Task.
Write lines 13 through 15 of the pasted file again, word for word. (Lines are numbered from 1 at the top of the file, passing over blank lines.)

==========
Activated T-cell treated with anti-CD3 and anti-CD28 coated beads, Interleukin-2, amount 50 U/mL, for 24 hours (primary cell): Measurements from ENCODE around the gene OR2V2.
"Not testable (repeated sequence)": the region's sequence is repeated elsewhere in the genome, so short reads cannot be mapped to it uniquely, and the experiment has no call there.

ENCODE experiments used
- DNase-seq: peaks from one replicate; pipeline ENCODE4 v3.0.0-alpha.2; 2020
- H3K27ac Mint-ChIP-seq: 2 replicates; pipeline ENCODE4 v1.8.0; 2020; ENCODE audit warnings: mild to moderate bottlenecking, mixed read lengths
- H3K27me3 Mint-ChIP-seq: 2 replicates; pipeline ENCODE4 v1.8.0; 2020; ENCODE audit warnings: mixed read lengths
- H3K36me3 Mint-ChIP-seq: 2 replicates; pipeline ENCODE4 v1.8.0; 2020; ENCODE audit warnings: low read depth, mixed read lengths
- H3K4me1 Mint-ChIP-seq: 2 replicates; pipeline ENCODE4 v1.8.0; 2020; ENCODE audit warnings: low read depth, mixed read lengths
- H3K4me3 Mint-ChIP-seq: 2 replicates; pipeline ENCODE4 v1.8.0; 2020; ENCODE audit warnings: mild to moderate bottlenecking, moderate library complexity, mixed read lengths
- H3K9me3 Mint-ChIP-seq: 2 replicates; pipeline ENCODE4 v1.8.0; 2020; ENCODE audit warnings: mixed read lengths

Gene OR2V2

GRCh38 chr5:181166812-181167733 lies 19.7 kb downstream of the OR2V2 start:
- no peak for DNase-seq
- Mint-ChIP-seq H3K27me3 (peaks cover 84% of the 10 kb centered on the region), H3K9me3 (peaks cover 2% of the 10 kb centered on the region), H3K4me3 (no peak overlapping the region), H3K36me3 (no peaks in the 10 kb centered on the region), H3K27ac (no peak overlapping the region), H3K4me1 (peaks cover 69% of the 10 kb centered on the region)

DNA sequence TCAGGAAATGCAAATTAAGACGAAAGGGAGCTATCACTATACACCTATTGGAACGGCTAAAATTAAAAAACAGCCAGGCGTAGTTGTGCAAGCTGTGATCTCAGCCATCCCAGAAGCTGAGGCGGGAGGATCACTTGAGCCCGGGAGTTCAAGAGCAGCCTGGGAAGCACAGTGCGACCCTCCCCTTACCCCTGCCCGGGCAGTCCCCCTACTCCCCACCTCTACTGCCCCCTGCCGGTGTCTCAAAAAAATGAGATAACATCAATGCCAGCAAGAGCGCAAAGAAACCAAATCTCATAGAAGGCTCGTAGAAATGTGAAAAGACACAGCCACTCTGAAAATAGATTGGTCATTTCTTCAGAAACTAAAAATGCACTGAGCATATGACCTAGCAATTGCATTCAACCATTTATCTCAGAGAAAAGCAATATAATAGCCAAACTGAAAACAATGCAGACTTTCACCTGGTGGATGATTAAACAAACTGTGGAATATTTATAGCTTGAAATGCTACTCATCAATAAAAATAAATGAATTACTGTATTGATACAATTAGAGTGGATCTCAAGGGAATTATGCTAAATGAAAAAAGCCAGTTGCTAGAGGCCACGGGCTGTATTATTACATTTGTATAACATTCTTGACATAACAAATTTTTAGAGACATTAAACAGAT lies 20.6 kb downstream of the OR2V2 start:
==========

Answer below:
- no peak for DNase-seq
- Mint-ChIP-seq H3K27me3 (peaks cover 84% of the 10 kb centered on the region), H3K9me3 (peaks cover 2% of the 10 kb centered on the region), H3K4me3 (no peak overlapping the region), H3K36me3 (no peaks in the 10 kb centered on the region), H3K27ac (no peak overlapping the region), H3K4me1 (peaks cover 69% of the 10 kb centered on the region)

DNA sequence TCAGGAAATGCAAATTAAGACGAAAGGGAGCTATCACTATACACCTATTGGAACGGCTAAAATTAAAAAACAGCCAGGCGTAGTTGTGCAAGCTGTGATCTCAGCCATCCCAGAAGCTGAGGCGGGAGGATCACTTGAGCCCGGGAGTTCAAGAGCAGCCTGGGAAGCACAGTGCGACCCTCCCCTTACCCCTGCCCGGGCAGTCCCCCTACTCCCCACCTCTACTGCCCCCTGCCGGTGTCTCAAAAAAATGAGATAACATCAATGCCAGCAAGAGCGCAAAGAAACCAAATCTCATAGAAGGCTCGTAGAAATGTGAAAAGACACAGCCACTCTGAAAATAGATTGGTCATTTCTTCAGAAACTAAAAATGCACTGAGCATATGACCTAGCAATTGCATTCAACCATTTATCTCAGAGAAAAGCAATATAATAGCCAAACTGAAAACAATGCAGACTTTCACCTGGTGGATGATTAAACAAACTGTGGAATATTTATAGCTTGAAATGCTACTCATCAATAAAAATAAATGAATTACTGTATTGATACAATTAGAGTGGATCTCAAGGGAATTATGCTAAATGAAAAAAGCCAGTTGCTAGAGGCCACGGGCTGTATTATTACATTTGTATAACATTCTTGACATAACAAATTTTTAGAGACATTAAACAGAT lies 20.6 kb downstream of the OR2V2 start: